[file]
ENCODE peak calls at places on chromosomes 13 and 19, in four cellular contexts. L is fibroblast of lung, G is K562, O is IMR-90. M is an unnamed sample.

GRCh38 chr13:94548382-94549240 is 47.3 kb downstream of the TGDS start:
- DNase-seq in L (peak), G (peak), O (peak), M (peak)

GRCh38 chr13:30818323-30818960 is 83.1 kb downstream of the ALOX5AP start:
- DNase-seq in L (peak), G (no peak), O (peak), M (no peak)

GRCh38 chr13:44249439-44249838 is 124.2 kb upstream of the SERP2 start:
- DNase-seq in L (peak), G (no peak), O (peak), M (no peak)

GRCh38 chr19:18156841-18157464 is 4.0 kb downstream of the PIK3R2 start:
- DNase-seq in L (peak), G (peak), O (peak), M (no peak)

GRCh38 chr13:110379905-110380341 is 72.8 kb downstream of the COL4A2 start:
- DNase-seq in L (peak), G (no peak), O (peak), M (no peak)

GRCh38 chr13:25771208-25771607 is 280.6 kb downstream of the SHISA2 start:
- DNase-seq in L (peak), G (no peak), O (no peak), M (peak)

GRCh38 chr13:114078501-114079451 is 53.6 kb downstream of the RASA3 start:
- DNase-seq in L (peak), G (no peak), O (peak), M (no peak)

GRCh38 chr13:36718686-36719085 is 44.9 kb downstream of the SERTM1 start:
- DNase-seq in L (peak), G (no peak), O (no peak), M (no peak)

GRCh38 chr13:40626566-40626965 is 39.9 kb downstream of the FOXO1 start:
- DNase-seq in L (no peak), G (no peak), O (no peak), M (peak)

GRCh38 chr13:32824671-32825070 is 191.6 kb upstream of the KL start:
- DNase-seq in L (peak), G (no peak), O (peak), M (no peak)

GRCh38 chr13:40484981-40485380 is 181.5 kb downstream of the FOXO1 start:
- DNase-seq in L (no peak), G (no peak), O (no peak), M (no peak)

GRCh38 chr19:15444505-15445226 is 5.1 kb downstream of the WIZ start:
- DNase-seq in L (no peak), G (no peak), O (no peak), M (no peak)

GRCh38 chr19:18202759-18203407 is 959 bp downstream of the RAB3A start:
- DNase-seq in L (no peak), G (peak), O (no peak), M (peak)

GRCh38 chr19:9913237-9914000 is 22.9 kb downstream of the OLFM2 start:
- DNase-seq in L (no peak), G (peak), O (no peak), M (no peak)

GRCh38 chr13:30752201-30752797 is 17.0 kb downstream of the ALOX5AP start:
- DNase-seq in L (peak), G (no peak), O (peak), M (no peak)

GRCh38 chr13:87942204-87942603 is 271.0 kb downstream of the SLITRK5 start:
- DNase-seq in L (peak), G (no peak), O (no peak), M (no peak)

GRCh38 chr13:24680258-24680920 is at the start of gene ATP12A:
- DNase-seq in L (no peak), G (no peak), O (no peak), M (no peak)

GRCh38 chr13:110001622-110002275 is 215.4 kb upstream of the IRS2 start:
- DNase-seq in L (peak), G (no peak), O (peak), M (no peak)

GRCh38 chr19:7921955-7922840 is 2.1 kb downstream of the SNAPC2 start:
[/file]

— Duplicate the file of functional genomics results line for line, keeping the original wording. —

ENCODE peak calls at places on chromosomes 13 and 19, in four cellular contexts. L is fibroblast of lung, G is K562, O is IMR-90. M is an unnamed sample.

GRCh38 chr13:94548382-94549240 is 47.3 kb downstream of the TGDS start:
- DNase-seq in L (peak), G (peak), O (peak), M (peak)

GRCh38 chr13:30818323-30818960 is 83.1 kb downstream of the ALOX5AP start:
- DNase-seq in L (peak), G (no peak), O (peak), M (no peak)

GRCh38 chr13:44249439-44249838 is 124.2 kb upstream of the SERP2 start:
- DNase-seq in L (peak), G (no peak), O (peak), M (no peak)

GRCh38 chr19:18156841-18157464 is 4.0 kb downstream of the PIK3R2 start:
- DNase-seq in L (peak), G (peak), O (peak), M (no peak)

GRCh38 chr13:110379905-110380341 is 72.8 kb downstream of the COL4A2 start:
- DNase-seq in L (peak), G (no peak), O (peak), M (no peak)

GRCh38 chr13:25771208-25771607 is 280.6 kb downstream of the SHISA2 start:
- DNase-seq in L (peak), G (no peak), O (no peak), M (peak)

GRCh38 chr13:114078501-114079451 is 53.6 kb downstream of the RASA3 start:
- DNase-seq in L (peak), G (no peak), O (peak), M (no peak)

GRCh38 chr13:36718686-36719085 is 44.9 kb downstream of the SERTM1 start:
- DNase-seq in L (peak), G (no peak), O (no peak), M (no peak)

GRCh38 chr13:40626566-40626965 is 39.9 kb downstream of the FOXO1 start:
- DNase-seq in L (no peak), G (no peak), O (no peak), M (peak)

GRCh38 chr13:32824671-32825070 is 191.6 kb upstream of the KL start:
- DNase-seq in L (peak), G (no peak), O (peak), M (no peak)

GRCh38 chr13:40484981-40485380 is 181.5 kb downstream of the FOXO1 start:
- DNase-seq in L (no peak), G (no peak), O (no peak), M (no peak)

GRCh38 chr19:15444505-15445226 is 5.1 kb downstream of the WIZ start:
- DNase-seq in L (no peak), G (no peak), O (no peak), M (no peak)

GRCh38 chr19:18202759-18203407 is 959 bp downstream of the RAB3A start:
- DNase-seq in L (no peak), G (peak), O (no peak), M (peak)

GRCh38 chr19:9913237-9914000 is 22.9 kb downstream of the OLFM2 start:
- DNase-seq in L (no peak), G (peak), O (no peak), M (no peak)

GRCh38 chr13:30752201-30752797 is 17.0 kb downstream of the ALOX5AP start:
- DNase-seq in L (peak), G (no peak), O (peak), M (no peak)

GRCh38 chr13:87942204-87942603 is 271.0 kb downstream of the SLITRK5 start:
- DNase-seq in L (peak), G (no peak), O (no peak), M (no peak)

GRCh38 chr13:24680258-24680920 is at the start of gene ATP12A:
- DNase-seq in L (no peak), G (no peak), O (no peak), M (no peak)

GRCh38 chr13:110001622-110002275 is 215.4 kb upstream of the IRS2 start:
- DNase-seq in L (peak), G (no peak), O (peak), M (no peak)

GRCh38 chr19:7921955-7922840 is 2.1 kb downstream of the SNAPC2 start: